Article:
Posted by on Jan 29, 2017 in Leadership, Life Lessons, Wisdom From Other Authors | 0 comments

It wasn’t until late September that I was able to take any vacation this year, and going that long without a
break had left me feeling exhausted – and needing real time away from all my day-to-day activities including all email, texts and social media.

But who can do that today? Most of us routinely respond to email during vacation. Some of us go so far as to call into the office and “check in,” or dial into conference calls out of obligation. Throughout my entire career, I did all of this. But this time, I genuinely wondered, “Can I get away and truly detach?”

With a large social media presence, I initially worried I’d disappoint my followers by going AWOL. But as I thought this through, I realized they’d likely be a far more supportive than many of my past bosses would have been.

To be honest, I was also terrified by the idea of putting my phone in the drawer for seven straight days. Apple’s data shows we check our devices at least 80 times a day, and I know I bring up the average. Irresistible author, Adam Alter, says we’ve grown so addicted to technology that the average email is now answered in just six seconds! In light of all this manic dependency, my private worry was that I lacked the discipline to take the break I really needed.

Nevertheless convinced that this experiment was worthwhile – and would prove highly fulfilling if I pulled it off – I sent a message to all my clients, friends and followers, and told them I was going full monty: “With your support, I’m heading to Lake Tahoe for some R & R, and you won’t hear from me for a week.”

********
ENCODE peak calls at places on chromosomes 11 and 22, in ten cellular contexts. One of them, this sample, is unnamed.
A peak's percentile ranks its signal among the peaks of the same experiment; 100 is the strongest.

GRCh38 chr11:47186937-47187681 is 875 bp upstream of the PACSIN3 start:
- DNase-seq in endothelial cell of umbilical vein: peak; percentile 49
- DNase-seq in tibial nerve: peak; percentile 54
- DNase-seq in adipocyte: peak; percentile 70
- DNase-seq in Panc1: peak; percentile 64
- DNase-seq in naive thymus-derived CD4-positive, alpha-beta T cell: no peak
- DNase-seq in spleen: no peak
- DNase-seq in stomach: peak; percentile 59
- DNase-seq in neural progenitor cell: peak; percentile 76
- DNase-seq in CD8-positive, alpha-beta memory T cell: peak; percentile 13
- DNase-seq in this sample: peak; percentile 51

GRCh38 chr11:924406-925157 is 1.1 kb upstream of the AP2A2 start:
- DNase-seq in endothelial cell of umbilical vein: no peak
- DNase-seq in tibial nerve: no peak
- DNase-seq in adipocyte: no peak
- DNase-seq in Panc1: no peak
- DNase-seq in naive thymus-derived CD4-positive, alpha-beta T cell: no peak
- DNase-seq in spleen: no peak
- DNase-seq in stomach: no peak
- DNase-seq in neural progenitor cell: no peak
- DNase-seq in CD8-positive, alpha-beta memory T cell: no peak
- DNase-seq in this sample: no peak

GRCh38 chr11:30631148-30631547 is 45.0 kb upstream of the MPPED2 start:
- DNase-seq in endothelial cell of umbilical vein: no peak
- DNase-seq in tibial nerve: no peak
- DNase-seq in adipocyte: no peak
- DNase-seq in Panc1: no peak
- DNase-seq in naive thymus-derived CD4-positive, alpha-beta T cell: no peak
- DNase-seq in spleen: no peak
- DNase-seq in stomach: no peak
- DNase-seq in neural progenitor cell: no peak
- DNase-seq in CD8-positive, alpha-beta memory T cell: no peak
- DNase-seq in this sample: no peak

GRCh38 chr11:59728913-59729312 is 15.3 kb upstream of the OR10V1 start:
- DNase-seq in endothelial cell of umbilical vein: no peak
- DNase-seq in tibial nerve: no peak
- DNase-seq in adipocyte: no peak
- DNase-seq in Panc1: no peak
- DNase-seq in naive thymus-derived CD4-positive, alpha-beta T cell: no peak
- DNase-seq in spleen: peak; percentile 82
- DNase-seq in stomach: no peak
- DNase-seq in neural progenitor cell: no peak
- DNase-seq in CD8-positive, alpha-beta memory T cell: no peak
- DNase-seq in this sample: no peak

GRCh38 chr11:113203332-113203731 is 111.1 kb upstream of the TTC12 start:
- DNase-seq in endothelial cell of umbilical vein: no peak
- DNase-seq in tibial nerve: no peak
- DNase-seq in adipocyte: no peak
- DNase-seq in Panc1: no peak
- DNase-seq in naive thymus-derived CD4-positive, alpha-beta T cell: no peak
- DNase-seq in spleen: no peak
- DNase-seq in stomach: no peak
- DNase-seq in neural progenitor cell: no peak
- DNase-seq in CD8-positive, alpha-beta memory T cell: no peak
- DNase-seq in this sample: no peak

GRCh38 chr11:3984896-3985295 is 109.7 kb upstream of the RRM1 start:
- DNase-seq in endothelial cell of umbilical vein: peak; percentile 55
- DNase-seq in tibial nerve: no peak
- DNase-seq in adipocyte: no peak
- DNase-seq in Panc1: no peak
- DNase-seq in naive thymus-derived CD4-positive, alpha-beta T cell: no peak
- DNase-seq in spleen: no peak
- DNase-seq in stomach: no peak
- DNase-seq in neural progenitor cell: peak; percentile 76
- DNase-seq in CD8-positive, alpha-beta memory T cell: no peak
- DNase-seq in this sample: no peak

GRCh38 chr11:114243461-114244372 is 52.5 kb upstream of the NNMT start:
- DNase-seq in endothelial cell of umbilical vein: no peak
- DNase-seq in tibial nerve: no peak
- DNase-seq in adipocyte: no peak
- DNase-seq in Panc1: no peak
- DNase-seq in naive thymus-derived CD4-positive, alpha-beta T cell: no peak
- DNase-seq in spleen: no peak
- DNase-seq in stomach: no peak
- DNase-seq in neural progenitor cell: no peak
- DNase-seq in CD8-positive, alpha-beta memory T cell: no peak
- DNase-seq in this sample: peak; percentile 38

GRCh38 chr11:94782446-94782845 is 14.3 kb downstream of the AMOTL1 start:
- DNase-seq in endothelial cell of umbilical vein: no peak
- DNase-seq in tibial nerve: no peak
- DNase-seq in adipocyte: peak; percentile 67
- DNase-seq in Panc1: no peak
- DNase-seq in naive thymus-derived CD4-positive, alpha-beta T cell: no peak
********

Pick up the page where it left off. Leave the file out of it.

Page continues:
I was encouraged that those who chose to respond were especially positive. No one sought to persuade me that I was breaking a social contract, or that my professional reputation would take a hit. In gratitude, I set off on my trip.

As you might imagine, it was beyond torturous to not check my phone the first morning I awoke at the lake. Pacing the cabin, I started fantasizing about the bounty of overnight tweets, news and messages I was missing out on. Had my wife not securely hidden my phone, there’s no question I would have buckled. At her insistence, however, I went out for a very long bike ride, and celebrated that evening for having successfully endured day one of my “vacation.”

You might think the second morning would have been easier, but it felt like Groundhog Day when I got up. I was surely feeling all the signs of having an addiction. But on this day, it would be nature – and not my wife – that would provide the distraction I needed to keep the seduction of my iPhone in check.